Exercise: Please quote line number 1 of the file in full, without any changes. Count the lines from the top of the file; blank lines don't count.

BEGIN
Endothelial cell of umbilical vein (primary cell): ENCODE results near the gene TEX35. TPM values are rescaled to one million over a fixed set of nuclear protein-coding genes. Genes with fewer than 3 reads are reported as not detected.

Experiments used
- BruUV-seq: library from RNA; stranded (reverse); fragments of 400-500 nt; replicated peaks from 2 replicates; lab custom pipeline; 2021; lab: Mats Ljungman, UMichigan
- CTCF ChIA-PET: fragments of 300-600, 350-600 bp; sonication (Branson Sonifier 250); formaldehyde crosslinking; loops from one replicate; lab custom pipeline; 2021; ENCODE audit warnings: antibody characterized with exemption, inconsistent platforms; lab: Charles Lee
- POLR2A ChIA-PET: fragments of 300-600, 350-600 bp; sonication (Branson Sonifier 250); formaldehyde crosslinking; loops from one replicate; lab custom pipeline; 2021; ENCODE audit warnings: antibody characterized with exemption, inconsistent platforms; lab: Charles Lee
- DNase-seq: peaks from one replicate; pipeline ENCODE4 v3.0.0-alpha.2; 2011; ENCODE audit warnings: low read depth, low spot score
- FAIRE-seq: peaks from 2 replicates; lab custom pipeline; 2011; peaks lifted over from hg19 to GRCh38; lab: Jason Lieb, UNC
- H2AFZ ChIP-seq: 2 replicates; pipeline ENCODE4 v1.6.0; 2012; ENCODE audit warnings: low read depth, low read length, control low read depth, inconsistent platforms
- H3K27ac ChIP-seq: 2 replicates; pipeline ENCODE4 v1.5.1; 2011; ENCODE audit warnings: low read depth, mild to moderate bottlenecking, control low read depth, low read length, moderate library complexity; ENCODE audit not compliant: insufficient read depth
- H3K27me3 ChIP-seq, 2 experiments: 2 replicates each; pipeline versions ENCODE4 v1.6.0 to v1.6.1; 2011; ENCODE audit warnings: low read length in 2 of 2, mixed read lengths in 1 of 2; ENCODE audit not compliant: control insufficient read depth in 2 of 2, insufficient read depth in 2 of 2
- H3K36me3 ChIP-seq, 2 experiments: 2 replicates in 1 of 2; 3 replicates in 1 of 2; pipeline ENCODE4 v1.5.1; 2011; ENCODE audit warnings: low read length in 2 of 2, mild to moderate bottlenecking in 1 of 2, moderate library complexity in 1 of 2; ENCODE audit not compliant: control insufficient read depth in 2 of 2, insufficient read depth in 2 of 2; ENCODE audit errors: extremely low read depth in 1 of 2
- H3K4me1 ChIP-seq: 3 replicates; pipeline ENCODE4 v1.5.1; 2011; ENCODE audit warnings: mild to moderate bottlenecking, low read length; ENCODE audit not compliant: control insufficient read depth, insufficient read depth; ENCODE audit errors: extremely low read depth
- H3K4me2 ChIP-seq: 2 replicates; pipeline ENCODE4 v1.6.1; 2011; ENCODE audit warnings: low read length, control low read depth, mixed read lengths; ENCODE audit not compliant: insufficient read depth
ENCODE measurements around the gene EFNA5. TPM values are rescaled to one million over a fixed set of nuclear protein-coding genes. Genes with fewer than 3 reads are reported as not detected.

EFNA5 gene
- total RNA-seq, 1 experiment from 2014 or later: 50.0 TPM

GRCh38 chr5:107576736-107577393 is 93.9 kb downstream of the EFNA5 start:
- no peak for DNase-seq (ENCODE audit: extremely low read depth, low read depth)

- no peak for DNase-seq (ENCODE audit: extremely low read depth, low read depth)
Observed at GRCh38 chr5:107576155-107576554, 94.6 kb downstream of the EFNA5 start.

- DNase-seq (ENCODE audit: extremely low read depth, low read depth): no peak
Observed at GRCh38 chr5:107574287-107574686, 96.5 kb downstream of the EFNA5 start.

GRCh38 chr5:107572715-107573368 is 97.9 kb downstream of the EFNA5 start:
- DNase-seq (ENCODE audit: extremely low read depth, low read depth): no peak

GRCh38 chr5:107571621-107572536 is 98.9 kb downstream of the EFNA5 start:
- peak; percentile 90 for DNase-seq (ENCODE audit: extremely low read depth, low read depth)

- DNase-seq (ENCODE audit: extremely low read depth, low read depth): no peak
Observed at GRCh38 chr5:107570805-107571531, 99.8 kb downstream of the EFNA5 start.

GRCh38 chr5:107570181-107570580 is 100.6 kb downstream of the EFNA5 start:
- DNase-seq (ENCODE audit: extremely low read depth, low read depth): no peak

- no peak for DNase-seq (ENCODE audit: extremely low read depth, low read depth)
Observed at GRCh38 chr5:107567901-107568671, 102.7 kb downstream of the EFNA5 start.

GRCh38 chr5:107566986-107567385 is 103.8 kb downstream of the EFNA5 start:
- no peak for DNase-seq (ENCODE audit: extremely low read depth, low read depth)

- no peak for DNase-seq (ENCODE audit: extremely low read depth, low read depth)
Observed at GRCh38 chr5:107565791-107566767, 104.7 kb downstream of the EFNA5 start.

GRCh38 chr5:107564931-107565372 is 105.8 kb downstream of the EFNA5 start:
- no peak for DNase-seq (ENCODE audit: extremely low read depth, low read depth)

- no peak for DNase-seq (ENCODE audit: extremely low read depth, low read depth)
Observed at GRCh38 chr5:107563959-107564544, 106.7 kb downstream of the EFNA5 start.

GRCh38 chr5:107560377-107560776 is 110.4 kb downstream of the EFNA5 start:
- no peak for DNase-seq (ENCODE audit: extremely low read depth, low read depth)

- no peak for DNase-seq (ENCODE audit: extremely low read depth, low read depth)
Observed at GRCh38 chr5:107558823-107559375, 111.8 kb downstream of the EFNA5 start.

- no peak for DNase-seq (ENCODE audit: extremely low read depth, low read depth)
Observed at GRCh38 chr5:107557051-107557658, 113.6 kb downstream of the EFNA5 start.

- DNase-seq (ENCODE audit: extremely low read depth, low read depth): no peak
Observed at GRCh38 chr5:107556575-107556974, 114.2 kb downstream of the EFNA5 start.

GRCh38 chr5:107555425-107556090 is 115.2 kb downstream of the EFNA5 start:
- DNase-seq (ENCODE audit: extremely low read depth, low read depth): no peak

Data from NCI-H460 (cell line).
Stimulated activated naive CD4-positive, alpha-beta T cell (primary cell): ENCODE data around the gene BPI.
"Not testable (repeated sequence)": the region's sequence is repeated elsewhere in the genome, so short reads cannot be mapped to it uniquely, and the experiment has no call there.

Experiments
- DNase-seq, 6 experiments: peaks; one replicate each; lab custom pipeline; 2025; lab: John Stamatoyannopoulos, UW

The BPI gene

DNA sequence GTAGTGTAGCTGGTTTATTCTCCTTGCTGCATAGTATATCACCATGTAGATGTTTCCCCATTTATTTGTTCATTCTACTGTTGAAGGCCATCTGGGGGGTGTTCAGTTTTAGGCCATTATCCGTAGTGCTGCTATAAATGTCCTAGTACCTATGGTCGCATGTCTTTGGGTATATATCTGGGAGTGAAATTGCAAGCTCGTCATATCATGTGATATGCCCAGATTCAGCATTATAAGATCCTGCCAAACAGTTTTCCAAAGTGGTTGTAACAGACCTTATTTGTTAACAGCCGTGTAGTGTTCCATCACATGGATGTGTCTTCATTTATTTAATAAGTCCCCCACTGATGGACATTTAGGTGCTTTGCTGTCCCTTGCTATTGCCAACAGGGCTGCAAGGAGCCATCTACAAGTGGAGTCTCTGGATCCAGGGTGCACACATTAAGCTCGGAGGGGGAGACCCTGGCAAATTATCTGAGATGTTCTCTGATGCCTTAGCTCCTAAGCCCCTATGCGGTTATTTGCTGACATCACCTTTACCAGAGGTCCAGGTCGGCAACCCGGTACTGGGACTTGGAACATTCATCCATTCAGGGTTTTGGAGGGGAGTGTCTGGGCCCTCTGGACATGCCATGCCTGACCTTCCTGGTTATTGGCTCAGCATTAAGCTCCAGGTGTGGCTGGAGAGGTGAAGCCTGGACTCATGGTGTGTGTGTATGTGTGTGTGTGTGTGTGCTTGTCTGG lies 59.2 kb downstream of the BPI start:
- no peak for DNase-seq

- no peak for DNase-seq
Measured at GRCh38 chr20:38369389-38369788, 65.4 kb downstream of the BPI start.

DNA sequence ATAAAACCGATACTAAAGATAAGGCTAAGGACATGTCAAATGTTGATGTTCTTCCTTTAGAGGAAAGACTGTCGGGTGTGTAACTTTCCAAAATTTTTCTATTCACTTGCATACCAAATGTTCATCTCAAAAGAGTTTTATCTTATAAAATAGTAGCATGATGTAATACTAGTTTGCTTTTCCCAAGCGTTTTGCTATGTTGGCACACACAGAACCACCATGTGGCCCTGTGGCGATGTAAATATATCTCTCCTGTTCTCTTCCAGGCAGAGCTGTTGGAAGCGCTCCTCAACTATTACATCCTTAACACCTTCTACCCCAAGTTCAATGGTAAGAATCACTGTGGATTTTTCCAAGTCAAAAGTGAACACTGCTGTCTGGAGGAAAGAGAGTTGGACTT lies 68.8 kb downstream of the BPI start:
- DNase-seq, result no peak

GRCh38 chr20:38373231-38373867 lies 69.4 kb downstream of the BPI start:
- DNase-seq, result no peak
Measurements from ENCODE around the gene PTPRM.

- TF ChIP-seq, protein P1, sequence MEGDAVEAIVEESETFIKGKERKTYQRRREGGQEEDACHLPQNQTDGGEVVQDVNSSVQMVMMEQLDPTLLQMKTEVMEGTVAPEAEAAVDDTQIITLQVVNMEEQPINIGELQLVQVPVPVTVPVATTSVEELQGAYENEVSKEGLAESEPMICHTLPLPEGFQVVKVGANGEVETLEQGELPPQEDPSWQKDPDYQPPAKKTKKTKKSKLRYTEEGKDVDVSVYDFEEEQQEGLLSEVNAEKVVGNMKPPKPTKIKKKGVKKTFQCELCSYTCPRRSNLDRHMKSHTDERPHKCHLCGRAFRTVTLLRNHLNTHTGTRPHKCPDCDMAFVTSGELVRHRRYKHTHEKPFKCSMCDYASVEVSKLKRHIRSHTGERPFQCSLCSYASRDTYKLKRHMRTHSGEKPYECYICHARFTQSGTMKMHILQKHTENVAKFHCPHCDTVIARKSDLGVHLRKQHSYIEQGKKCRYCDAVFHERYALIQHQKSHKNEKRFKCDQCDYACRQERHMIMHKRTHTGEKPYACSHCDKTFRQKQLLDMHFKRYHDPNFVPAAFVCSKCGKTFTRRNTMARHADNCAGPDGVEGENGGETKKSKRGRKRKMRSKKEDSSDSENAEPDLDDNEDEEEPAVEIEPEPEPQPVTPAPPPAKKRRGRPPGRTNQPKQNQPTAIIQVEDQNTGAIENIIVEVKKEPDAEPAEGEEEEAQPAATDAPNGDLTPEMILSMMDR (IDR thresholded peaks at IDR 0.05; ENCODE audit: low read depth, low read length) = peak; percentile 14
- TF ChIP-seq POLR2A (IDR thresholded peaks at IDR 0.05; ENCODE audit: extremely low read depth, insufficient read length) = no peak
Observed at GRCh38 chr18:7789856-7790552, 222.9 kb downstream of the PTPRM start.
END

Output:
Endothelial cell of umbilical vein (primary cell): ENCODE results near the gene TEX35. TPM values are rescaled to one million over a fixed set of nuclear protein-coding genes. Genes with fewer than 3 reads are reported as not detected.